This study is undertaken to clarify the involvement of αvβ3 in the pathogenesis of SSc. First, we compared the expression levels of αvβ3 between normal and SSc fibroblasts in vivo and in vitro. We then investigated the effect of transiently overexpressed αvβ3 on the promoter activity of the human α2(I) collagen gene or human MMP-1 gene. Furthermore, we determined the effect of anti-αvβ3 Ab on the phenotype of SSc fibroblasts. The results suggest that the up-regulated expression of αvβ3 contributes to the establishment of autocrine TGF-β loop in SSc fibroblasts, and anti-αvβ3 Ab reverses the myofibroblastic phenotype of those cells. To our knowledge, this is the first report that indicates the possibility of regulating fibrotic disorders, especially SSc, by targeting this integrin.

Recombinant human TGF-β1, recombinant human epidermal growth factor (EGF), and recombinant human platelet-derived growth factor (PDGF)-AA were obtained from R&D Systems. Actinomycin D and Ab for β-actin were purchased from Sigma-Aldrich. Abs for αv, β3, phospho-ERK1/2, and ERK2 were obtained from Santa Cruz Biotechnology. Abs for αvβ3 and MMP-1 were obtained from Chemicon International. Ab for type I collagen was purchased from Southern Biotechnology Associates. Anti-Smad2/3 Ab (S66220) was purchased from BD Transduction Laboratories. αv cDNA was a gift from Dr. J. C. Loftus (Mayo Clinic, Scottsdale, AZ). β3 cDNA was a gift from Dr. T. E. O’Toole (Research Institute of Scripps Clinic, La Jolla, CA).

Human dermal fibroblasts were obtained by skin biopsy from the affected areas (dorsal forearm) of 10 patients with diffuse cutaneous SSc and <2 years of skin thickening. Control fibroblasts were obtained by skin biopsy from 10 healthy donors. Institutional approval and informed consent were obtained from all subjects. Control donors were matched with each SSc patient for age, sex, and biopsy site, and control and patient samples were processed in parallel. Primary explant cultures were established in 25-cm2 culture flasks in MEM with 10% FCS, 2 mM l-glutamine, and 50 μg/ml amphotericin as described previously (9). Fibroblast cultures independently isolated from different individuals were maintained as monolayers at 37°C in 95% air, 5% CO2, and studied between the third and sixth subpassages.

Cells were cultured to confluence in MEM supplemented with 10% FCS. After incubation for 24 h in serum-free medium (MEM plus 0.1% BSA), cells were washed with PBS at 4°C and solubilized in lysis buffer (1% Triton X-100 in 50 mM Tris-HCl (pH 7.4), 150 mM NaCl, 3 mM MgCl2, 1 mM CaCl2 containing 10 μg/ml leupeptin, pepstatin, and aprotinin, and 1 mM PMSF). The lysates were incubated 30 min at 4°C and then centrifuged for 15 min at 4°C. Protein concentrations of lysates were determined using Bio-Rad protein assay reagent. Proteins were subjected to SDS-PAGE and transferred to nitrocellulose membranes as described previously (9). Membranes were incubated overnight with the indicated Abs, washed, and incubated for 1 h with secondary Abs. After washing, visualization was performed by ECL (Amersham Life Science) according to the manufacturer’s recommendations. The densities of bands were measured with a densitometer.

Cells were cultured to confluence in MEM supplemented with 10% FCS. After incubation for 24 h in serum-free medium, cells were washed with PBS. Then, cells were incubated with membrane-impermeant NHS-LC-biotin (Pierce) dissolved at 0.5 mg/ml in PBS at 37°C for 30 min. The cells were washed with cold PBS and harvested into lysis buffer as described above. αvβ3 was immunoprecipitated using anti-β3 Ab. Immune complexes were collected using protein A-agarose and subjected to immunoblotting using streptavidin coupled to HRP (Amersham Biosciences).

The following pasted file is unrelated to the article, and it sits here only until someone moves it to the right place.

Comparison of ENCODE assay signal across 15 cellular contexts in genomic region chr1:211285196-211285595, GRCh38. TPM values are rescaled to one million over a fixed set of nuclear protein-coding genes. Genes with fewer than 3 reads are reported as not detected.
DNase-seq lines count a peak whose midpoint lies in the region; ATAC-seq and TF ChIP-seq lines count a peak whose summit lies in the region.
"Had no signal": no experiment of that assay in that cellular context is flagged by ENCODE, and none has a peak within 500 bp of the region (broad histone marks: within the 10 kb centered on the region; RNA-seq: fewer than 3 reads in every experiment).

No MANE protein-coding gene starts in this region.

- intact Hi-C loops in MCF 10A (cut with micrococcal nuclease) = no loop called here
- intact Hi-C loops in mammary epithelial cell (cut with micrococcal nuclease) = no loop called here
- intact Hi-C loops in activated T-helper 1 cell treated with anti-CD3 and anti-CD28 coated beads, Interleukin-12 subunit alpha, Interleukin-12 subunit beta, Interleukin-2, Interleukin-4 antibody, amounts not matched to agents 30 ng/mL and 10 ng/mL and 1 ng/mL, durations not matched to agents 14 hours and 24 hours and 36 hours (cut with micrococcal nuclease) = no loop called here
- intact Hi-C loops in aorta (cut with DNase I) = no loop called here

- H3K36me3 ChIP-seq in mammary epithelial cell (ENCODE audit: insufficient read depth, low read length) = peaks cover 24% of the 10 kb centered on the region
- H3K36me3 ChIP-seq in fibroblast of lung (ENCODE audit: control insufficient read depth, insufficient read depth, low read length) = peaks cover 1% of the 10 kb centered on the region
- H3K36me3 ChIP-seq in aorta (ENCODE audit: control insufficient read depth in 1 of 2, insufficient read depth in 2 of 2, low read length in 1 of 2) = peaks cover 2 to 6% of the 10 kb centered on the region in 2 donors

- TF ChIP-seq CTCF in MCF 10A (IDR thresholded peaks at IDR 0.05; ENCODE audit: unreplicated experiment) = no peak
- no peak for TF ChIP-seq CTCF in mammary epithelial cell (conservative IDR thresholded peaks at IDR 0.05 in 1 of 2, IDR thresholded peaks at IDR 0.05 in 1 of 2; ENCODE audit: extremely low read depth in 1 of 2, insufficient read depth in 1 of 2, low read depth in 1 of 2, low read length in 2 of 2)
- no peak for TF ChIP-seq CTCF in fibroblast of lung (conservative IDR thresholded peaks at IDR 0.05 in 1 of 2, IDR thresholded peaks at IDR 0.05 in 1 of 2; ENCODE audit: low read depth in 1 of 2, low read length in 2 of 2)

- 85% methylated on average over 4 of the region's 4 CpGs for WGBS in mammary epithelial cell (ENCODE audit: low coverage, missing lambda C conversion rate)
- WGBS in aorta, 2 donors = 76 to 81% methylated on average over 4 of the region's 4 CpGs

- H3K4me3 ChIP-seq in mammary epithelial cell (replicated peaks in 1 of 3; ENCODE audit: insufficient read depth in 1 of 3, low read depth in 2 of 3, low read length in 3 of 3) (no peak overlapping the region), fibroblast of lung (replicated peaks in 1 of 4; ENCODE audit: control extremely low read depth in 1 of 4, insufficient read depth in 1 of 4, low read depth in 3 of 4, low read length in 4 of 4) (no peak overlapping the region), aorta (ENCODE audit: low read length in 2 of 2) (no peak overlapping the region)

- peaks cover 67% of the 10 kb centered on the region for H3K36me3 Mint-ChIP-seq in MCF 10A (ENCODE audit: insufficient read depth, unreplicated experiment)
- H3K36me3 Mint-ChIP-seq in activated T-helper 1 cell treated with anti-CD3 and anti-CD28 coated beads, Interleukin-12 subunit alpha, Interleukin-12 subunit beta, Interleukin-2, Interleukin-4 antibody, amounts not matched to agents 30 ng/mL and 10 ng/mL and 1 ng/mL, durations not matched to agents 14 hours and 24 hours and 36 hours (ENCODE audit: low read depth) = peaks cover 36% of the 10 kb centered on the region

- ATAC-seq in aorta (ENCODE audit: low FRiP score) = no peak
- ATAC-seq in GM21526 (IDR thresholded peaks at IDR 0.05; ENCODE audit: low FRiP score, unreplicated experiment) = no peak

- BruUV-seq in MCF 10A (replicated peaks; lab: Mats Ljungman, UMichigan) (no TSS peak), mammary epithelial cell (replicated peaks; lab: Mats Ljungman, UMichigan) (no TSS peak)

Cells were grown to confluence in MEM supplemented with 10% FCS and then incubated for 24 h in serum-free medium before the addition of the indicated reagent. Two micrograms of extracted total RNA was subjected to electrophoresis on 1% agarose/formaldehyde gels and blotted onto nylon filters (Roche). The filters were UV cross-linked, prehybridized, and sequentially hybridized with DNA probe for GAPDH and RNA probes for integrin αv and β3 subunits as described previously (9). The membrane was then washed and exposed to x-ray film.

Immunohistochemical staining on paraffin-embedded sections was performed using a Vectastain ABC kit (Vector Laboratories) according to the manufacturer’s instructions as described previously (23). Two micrometer-thick sections were mounted on silane-coated slides, then deparaffinized by xylene, and rehydrated through a graded series of ethyl alcohol and PBS. The sections were then incubated with Abs against αv or β3 diluted 100 times in PBS overnight at 4°C. The immunoreactivity was visualized by diaminobenzidine. The sections were then counterstained with hematoxylin. We used the following grading system: + for slight staining, 3+ for strong staining, and 2+ for staining between + and 3+.

Kinase assays were performed as described previously (24). Briefly, cells were lysed in buffer containing 20 mM Tris-HCl (pH7.5), 150 mM NaCl, 1 mM EDTA, 1 mM EGTA, 1% Triton X-100, 2.5 mM sodium pyrophosphate, 1 mM β-glycerophosphate, 1 mM Na3VO4, 1 μg/ml leupeptin, and 1 mM PMSF. Total protein (200 μg) samples were subjected to immunoprecipitation using anti-phospho-ERK (Thr202/Tyr204) Ab. The immunoprecipitate pellets were incubated with 1 μg of Elk-1 fusion protein in the presence of 100 μM ATP and a kinase buffer containing 25 mM Tris-HCl (pH 7.5), 5 mM β-glycerophosphate, 2 mM DTT, 0.1 mM Na3VO4, and 10 mM MgCl2. The reaction was terminated with SDS loading buffer. The levels of phosphorylated Elk-1 were analyzed by immunoblotting using anti-phospho-Elk-1 Abs.